The recent decision in Badowski v. Corrao, No. 652986/2011, NYLJ 1202642854864 (Sup. Ct. N.Y. County, Commercial Division), is a timely application by a New York court of the limitations of so-called Revlon duties to stock-for-stock mergers.
In Badowski, the court dismissed with prejudice a class action brought by a shareholder of the target (Vertro, Inc.), challenging Vertro’s stock-for-stock merger with Inuvo, Inc. The court applied Delaware law under the internal affairs rule because Vertro is incorporated under the laws of Delaware. In applying Delaware law, the court clearly adhered to the principle that Revlon duties are not implicated where the challenged transaction does not result in a true change of control.
Because there was no change of control, the court applied the more deferential "business judgment rule" presumption to the merger decision, and concluded that the complaint failed to plead any viable basis to rebut the presumption that the target’s directors, in approving the merger, acted in an informed basis, in good faith, and in the honest belief that their actions were in the best interests of the company. The court further determined that deal protection devices approved by the Vertro board were well within the board’s business judgment, and that the proxy statement issued by Vertro did not contain any material non-disclosures.
Revlon duties are implicated when there is a sale of control or where the break-up of the company is inevitable. Revlon, Inc. v. MacAndrews & Forbes Holdings, Inc., 506 A.2d 173 (Del. 1986). In such circumstances, "the duty of the board . . . change[s] from the preservation of [the company] to the maximization of the company’s value at a sale for the stockholders’ benefit." Revlon, 506 A.2d at 182. When Revlon duties are triggered, the courts will then apply a less deferential standard of review, i.e., "enhanced" or "heightened" scrutiny. This inquiry, with its subjective and objective components, places on the board the ultimate burden of persuading the court that their motivations were proper and not selfish, and that their actions were reasonable in relation to their legitimate objective. See, e.g., Mercier v. Inter-Tel, Inc., 929 A.2d 786, 810 (Del. Ch. 2007); In re Comverge Inc. S’holders Litig., No. 7368–VCP, 2013 WL 1455827 (Del. Ch. Apr. 10, 2013).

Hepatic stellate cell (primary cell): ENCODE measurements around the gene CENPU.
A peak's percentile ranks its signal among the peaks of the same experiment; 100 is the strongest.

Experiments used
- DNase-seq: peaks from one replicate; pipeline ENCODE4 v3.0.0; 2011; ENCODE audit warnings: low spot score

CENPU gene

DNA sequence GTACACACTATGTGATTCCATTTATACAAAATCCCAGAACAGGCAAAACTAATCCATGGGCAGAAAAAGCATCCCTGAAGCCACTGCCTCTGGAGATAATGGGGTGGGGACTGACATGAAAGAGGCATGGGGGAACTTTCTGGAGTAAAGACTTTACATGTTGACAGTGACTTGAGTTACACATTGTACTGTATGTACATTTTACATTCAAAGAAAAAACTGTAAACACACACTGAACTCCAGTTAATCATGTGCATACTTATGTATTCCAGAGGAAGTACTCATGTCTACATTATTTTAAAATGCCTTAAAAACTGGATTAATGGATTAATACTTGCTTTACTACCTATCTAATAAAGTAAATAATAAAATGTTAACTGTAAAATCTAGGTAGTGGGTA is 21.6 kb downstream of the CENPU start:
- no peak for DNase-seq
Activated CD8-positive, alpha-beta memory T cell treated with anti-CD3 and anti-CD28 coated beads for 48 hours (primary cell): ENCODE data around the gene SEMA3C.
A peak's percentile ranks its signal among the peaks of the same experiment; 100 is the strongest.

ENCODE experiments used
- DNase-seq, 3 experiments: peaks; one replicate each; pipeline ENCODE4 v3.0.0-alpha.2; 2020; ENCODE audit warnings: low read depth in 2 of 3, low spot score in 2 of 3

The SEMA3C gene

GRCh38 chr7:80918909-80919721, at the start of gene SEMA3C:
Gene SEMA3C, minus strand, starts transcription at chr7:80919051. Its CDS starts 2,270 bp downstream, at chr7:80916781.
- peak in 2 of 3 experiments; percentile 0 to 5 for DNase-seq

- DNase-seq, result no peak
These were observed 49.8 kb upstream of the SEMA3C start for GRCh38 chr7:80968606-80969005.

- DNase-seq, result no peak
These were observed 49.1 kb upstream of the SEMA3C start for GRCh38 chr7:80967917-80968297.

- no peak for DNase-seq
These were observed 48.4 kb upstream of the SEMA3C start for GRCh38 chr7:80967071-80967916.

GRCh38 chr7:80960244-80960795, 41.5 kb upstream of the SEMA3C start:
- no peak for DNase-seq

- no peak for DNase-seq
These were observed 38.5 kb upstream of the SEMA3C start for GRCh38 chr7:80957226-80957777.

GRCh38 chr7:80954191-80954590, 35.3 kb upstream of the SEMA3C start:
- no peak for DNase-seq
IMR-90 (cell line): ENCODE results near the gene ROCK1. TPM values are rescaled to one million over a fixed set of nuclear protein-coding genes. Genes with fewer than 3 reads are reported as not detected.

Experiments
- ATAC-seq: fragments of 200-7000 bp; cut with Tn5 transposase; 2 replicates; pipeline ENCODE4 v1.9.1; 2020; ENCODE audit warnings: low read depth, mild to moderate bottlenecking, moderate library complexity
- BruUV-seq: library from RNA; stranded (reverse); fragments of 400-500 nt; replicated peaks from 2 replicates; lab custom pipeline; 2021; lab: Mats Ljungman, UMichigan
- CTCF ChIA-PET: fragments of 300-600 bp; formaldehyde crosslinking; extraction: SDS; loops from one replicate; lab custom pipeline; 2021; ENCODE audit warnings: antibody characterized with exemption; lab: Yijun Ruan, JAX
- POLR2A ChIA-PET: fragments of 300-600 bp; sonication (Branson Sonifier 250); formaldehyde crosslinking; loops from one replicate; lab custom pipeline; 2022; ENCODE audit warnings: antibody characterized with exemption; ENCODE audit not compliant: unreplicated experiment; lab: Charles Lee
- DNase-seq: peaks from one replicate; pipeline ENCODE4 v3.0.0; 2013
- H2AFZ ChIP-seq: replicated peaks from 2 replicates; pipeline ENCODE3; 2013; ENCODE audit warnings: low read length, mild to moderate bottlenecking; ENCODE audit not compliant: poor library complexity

However, as the court in Badowski noted, subsequent Delaware decisions have made it clear that Revlon duties are only triggered when a company embarks on a transaction, whether on its own or in response to an unsolicited offer, that will result in a change of control. Citing well-established Delaware authority, the court in Badowski stated as follows:
In the context of a stock-for-stock merger, a change of control for Revlon purposes can be triggered if the target's shareholders are relegated to a minority in the resulting entity, and the resulting entity has a controlling stockholder or stockholder group. Where, however, ownership of the merged company will remain in "a large, fluid, changeable and changing market," Revlon is not implicated.
Badowski, at *7 (citing, inter alia, Arnold v. Society for Savings Bancorp. Inc., 650 A.2d 1270, 1290 (Del 2009); Smurfit-Stone Container Corp. S’holder Litig., No. 6164-VCP, 2011 WL 2028076, *12 n. 92 (Del Ch. May 24, 2011)).